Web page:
Saturday, April 25, 2009

Classroom Miscellany

I have three more classes before my teaching career comes to a close. Here are some random things I have seen in classrooms during my relatively short teaching career of 15 years, including 10 years of graduate teaching (KU, Brown, Wesleyan, USD):

1. I once had a police officer deliver a subpoena to a student during class. It was an Honors class.

2. In my first large lecture course (67 students), in the second week of classes, I almost blacked out while lecturing. I just kept talking slower and slower, trying to read my notes through the little bright flashing lights and the tunnel through which I could see. Finally, a student in the first row jumped up and made me sit down; then I started sweating profusely.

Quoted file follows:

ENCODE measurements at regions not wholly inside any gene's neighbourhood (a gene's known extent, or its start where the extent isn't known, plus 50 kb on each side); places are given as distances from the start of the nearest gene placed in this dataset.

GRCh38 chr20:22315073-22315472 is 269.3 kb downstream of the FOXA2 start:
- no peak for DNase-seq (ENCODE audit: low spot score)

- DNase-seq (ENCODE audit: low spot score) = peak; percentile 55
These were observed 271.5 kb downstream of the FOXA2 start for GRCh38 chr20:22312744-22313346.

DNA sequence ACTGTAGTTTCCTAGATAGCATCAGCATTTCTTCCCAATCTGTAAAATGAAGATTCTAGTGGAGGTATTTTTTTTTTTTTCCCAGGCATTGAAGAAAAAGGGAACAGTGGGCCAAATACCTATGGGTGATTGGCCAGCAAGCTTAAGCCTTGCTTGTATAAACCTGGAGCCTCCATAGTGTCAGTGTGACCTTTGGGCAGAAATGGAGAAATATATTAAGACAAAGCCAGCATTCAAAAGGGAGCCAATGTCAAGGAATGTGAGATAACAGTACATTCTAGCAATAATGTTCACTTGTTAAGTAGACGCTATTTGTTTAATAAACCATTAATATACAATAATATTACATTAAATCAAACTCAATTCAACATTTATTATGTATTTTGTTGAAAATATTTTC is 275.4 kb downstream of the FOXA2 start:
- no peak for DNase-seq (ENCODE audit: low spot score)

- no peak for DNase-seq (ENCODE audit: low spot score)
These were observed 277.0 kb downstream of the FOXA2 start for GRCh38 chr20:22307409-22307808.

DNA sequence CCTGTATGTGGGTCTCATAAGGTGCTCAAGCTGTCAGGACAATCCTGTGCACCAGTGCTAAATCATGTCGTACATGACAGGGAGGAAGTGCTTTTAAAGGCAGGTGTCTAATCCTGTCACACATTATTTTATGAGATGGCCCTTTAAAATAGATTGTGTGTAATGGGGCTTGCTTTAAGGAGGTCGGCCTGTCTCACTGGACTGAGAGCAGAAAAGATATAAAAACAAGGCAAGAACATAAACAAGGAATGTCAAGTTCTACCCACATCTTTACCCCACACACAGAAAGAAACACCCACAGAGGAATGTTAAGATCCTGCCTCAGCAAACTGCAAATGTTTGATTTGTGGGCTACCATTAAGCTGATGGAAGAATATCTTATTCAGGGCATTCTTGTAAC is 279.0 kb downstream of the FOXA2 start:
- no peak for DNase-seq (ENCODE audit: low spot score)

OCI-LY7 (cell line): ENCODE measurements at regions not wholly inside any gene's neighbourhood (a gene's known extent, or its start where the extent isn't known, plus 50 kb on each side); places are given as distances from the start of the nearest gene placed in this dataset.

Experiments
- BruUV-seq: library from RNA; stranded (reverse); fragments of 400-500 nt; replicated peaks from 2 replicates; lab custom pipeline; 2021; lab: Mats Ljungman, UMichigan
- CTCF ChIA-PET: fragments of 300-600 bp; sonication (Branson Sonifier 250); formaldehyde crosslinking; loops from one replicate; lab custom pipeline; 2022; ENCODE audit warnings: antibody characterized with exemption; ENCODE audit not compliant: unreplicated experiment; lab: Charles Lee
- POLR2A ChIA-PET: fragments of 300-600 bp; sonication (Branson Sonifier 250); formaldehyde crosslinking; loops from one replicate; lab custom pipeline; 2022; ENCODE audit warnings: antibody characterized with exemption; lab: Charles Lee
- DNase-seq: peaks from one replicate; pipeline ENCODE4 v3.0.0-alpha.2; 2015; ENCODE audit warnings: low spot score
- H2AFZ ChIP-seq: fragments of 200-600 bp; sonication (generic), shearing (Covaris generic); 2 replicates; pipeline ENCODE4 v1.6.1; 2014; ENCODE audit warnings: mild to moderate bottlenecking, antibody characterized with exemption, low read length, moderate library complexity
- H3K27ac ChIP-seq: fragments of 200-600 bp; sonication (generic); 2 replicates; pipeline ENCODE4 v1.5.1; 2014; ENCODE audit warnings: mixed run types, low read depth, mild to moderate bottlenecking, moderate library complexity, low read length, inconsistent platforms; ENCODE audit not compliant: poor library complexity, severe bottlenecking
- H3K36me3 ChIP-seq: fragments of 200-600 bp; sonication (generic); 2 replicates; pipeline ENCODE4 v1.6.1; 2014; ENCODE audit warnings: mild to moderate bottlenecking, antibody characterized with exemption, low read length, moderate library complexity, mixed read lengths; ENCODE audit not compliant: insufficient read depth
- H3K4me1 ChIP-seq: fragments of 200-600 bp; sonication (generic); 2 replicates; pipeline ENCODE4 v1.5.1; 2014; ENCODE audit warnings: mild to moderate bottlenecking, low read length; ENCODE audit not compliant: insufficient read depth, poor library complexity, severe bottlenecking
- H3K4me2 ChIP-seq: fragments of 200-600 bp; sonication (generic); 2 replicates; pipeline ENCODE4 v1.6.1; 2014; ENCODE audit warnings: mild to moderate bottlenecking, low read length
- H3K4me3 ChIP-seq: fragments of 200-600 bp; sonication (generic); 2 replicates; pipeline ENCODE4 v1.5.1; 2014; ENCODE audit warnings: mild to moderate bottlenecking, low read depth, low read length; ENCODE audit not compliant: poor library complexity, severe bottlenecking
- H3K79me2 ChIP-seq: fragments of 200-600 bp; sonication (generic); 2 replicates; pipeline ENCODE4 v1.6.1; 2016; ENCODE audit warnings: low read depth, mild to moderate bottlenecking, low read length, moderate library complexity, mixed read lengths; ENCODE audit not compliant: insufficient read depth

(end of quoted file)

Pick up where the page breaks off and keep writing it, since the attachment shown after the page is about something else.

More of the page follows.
3. One of my students wrote an entire in-class essay, two single-spaced pages, on how much he dreaded my class and expected soon to see my "rising star" fall hard.

4. A world-class ballerina attending college under a pseudonym cried in my office because she could not understand an essay on Lacan's mirror stage.

5. One semester I failed a quarter of the students in an American Literature survey course.

6. A student in an upper-level course for majors confessed to the class that he had to close the door to his bedroom in the fraternity house one evening because he found himself moved to tears while reading Maria Cummins's 1855 novel The Lamplighter for our class.

7. I rarely showed films in class, but I once showed a movie without first double checking the running time; I started the film in the second half of one class meeting; the movie extended over the next two meetings and into a third.

8. I have apprehended eight plagiarized papers.

9. In one particularly likeable class, there were a couple of young women in the front row who routinely sat with their arms around each other, heads on one another's shoulders, or legs intertwined, and another student who wore a bathrobe to class once a week because he was in an unstructured-dance club that met and cavorted about the green in various stages of undress just before class.